DRM

Matthew Garrett Makes Available Secure Bootloader For Linux Distros 274

Posted by timothy
from the working-with-the-work-around dept.
TrueSatan writes "Matthew Garrett, formerly of Red Hat, is providing a shim bootloader that will allow installation/booting of secure boot enabled computers. The shim is designed to chain boot GRUB (Grand Universal Bootloader) without the need for a distribution to obtain a key from Microsoft. Garrett asks that further contacts regarding the shim be made to him and not to Red Hat as he no longer works there and they may not have knowledge of the product."
Hardware

Raspberry Pi's $25 Model A Hits Production Line 105

Posted by timothy
from the house-automation-brain-perhaps dept.
hypnosec writes "The Raspberry Pi Foundation has announced that the cheaper variant of the Raspberry Pi — the Model A — has entered production phase. Model A of the credit-card sized computer has been stripped of its Ethernet port and a USB port, leaving just one USB port. This model comes with 256MB RAM, but as it is less complex compared to its predecessor it will consume less power, thus opening up quite a few new usage scenarios. The Foundation has posted the first image of the $25 Model A on its site and noted 'We're anticipating that those of you who buy the Model A will be using it for different applications from Model B owners.'"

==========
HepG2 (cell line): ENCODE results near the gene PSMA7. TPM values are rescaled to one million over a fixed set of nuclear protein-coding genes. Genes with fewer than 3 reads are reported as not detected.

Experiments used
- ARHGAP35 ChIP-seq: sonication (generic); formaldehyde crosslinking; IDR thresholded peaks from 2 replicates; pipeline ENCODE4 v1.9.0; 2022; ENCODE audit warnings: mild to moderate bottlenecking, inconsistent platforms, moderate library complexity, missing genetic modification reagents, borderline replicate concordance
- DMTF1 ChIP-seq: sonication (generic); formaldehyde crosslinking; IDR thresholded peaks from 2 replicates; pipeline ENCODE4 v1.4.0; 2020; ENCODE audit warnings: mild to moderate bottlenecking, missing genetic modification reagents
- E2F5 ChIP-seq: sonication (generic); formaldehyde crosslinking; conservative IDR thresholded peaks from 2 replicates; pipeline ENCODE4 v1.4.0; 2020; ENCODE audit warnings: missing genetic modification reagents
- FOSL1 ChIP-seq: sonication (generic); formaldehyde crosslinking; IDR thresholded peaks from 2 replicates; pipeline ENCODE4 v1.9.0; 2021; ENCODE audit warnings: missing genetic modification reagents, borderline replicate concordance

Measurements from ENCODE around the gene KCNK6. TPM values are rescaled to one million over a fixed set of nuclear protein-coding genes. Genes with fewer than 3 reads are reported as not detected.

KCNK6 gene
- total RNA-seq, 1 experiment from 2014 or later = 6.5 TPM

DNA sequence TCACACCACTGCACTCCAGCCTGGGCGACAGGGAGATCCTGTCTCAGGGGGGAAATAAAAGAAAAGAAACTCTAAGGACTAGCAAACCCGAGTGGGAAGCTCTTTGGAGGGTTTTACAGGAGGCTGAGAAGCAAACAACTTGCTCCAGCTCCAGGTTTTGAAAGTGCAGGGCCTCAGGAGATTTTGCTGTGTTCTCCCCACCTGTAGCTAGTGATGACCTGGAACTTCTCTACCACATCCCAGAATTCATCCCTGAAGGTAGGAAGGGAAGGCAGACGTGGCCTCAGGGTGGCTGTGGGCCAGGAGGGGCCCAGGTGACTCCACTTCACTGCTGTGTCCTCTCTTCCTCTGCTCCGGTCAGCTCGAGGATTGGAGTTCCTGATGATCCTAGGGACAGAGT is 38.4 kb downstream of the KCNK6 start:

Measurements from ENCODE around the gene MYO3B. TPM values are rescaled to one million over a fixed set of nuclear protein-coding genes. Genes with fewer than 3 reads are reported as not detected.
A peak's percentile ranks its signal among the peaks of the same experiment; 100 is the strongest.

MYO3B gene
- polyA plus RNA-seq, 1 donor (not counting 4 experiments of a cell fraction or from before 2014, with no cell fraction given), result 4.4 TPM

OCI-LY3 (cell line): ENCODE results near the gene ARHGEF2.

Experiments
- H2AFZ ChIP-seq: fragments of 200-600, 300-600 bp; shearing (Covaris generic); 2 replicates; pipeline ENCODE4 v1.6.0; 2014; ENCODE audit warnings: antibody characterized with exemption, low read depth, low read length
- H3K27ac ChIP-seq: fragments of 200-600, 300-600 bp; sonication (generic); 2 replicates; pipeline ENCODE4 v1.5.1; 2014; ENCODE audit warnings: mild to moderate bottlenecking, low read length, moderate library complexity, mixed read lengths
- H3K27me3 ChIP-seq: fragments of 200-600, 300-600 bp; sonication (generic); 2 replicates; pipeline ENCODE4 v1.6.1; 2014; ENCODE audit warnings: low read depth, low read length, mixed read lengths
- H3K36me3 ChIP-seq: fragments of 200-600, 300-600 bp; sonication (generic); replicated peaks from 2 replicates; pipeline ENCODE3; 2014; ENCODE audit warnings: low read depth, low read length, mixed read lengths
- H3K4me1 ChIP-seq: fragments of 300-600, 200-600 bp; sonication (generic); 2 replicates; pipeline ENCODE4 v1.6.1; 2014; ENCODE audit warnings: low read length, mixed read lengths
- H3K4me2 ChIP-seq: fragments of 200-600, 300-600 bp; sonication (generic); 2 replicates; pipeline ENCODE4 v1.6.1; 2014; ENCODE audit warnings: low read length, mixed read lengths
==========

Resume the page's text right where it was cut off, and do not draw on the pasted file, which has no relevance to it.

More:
Portables (Apple)

Ask Slashdot: Good Linux Desktop Environment For Hi-Def/Retina Displays? 234

Posted by Soulskill
from the time-to-start-thinking-about-this-again dept.
Volanin writes "I have been using Linux for the last 15 years both at home and at work (mostly GNOME and now Unity). Recently, I gave in to temptation and bought myself a Macbook retina 15". As you can read around, Linux still has no good support for this hardware, so I am running it inside a virtual machine. Running in scaled 1440x900 makes the Linux fonts look absolutely terrible, and running in true 2880x1800 makes them beautiful, but every UI element becomes so tiny, it's unworkable. Is there a desktop environment that handles resolution independence better? Linux has had support for SVG for a long time, but GNOME/Unity seems adamant in defining small icon sizes and UI elements without the possibility to resize them."